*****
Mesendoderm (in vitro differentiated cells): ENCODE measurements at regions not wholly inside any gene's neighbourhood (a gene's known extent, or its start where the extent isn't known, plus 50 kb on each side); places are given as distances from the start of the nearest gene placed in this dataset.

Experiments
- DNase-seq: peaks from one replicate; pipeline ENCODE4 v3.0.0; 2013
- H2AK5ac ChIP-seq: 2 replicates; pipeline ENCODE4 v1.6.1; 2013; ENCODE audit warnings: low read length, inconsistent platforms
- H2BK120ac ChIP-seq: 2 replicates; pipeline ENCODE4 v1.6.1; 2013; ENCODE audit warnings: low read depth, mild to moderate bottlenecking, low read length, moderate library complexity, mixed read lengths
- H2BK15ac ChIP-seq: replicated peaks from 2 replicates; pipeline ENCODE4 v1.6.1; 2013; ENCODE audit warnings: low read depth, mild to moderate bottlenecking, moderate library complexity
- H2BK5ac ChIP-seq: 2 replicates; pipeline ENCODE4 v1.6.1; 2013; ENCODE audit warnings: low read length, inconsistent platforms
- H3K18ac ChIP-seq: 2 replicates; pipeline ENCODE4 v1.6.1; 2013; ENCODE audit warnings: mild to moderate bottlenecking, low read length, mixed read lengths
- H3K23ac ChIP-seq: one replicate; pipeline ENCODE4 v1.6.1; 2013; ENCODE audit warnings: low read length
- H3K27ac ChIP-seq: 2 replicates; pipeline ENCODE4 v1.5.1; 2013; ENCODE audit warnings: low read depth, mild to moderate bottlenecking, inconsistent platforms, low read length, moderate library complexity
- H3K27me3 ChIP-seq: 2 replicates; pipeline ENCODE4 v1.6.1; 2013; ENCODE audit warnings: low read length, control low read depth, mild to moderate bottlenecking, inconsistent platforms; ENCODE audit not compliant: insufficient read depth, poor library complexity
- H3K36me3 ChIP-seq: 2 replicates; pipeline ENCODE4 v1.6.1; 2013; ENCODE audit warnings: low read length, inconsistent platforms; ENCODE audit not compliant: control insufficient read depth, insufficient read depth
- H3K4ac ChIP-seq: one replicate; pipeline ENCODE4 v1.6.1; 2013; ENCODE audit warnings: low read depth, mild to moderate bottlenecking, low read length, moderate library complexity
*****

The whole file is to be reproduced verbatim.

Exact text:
Mesendoderm (in vitro differentiated cells): ENCODE measurements at regions not wholly inside any gene's neighbourhood (a gene's known extent, or its start where the extent isn't known, plus 50 kb on each side); places are given as distances from the start of the nearest gene placed in this dataset.

Experiments
- DNase-seq: peaks from one replicate; pipeline ENCODE4 v3.0.0; 2013
- H2AK5ac ChIP-seq: 2 replicates; pipeline ENCODE4 v1.6.1; 2013; ENCODE audit warnings: low read length, inconsistent platforms
- H2BK120ac ChIP-seq: 2 replicates; pipeline ENCODE4 v1.6.1; 2013; ENCODE audit warnings: low read depth, mild to moderate bottlenecking, low read length, moderate library complexity, mixed read lengths
- H2BK15ac ChIP-seq: replicated peaks from 2 replicates; pipeline ENCODE4 v1.6.1; 2013; ENCODE audit warnings: low read depth, mild to moderate bottlenecking, moderate library complexity
- H2BK5ac ChIP-seq: 2 replicates; pipeline ENCODE4 v1.6.1; 2013; ENCODE audit warnings: low read length, inconsistent platforms
- H3K18ac ChIP-seq: 2 replicates; pipeline ENCODE4 v1.6.1; 2013; ENCODE audit warnings: mild to moderate bottlenecking, low read length, mixed read lengths
- H3K23ac ChIP-seq: one replicate; pipeline ENCODE4 v1.6.1; 2013; ENCODE audit warnings: low read length
- H3K27ac ChIP-seq: 2 replicates; pipeline ENCODE4 v1.5.1; 2013; ENCODE audit warnings: low read depth, mild to moderate bottlenecking, inconsistent platforms, low read length, moderate library complexity
- H3K27me3 ChIP-seq: 2 replicates; pipeline ENCODE4 v1.6.1; 2013; ENCODE audit warnings: low read length, control low read depth, mild to moderate bottlenecking, inconsistent platforms; ENCODE audit not compliant: insufficient read depth, poor library complexity
- H3K36me3 ChIP-seq: 2 replicates; pipeline ENCODE4 v1.6.1; 2013; ENCODE audit warnings: low read length, inconsistent platforms; ENCODE audit not compliant: control insufficient read depth, insufficient read depth
- H3K4ac ChIP-seq: one replicate; pipeline ENCODE4 v1.6.1; 2013; ENCODE audit warnings: low read depth, mild to moderate bottlenecking, low read length, moderate library complexity